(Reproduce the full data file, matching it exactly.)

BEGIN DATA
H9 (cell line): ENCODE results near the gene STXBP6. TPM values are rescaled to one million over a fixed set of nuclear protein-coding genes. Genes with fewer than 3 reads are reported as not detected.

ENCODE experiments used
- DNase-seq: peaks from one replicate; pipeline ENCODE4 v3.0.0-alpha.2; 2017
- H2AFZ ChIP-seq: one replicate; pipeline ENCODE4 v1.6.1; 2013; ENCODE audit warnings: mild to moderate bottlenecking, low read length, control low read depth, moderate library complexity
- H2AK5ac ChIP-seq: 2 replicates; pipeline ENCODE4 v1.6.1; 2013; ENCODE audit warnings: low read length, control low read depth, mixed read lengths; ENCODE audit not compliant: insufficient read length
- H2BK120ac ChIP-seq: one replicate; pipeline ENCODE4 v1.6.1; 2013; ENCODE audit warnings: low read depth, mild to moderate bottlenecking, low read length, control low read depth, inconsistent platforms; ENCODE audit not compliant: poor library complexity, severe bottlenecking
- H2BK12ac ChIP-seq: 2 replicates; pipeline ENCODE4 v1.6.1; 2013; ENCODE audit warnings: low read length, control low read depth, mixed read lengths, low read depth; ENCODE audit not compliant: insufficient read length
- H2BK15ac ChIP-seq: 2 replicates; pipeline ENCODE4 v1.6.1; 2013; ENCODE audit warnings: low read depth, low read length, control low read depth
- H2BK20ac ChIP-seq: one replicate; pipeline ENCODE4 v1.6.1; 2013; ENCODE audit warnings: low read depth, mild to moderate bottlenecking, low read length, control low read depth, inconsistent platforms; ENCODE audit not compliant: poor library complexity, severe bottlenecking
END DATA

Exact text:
H9 (cell line): ENCODE results near the gene STXBP6. TPM values are rescaled to one million over a fixed set of nuclear protein-coding genes. Genes with fewer than 3 reads are reported as not detected.

ENCODE experiments used
- DNase-seq: peaks from one replicate; pipeline ENCODE4 v3.0.0-alpha.2; 2017
- H2AFZ ChIP-seq: one replicate; pipeline ENCODE4 v1.6.1; 2013; ENCODE audit warnings: mild to moderate bottlenecking, low read length, control low read depth, moderate library complexity
- H2AK5ac ChIP-seq: 2 replicates; pipeline ENCODE4 v1.6.1; 2013; ENCODE audit warnings: low read length, control low read depth, mixed read lengths; ENCODE audit not compliant: insufficient read length
- H2BK120ac ChIP-seq: one replicate; pipeline ENCODE4 v1.6.1; 2013; ENCODE audit warnings: low read depth, mild to moderate bottlenecking, low read length, control low read depth, inconsistent platforms; ENCODE audit not compliant: poor library complexity, severe bottlenecking
- H2BK12ac ChIP-seq: 2 replicates; pipeline ENCODE4 v1.6.1; 2013; ENCODE audit warnings: low read length, control low read depth, mixed read lengths, low read depth; ENCODE audit not compliant: insufficient read length
- H2BK15ac ChIP-seq: 2 replicates; pipeline ENCODE4 v1.6.1; 2013; ENCODE audit warnings: low read depth, low read length, control low read depth
- H2BK20ac ChIP-seq: one replicate; pipeline ENCODE4 v1.6.1; 2013; ENCODE audit warnings: low read depth, mild to moderate bottlenecking, low read length, control low read depth, inconsistent platforms; ENCODE audit not compliant: poor library complexity, severe bottlenecking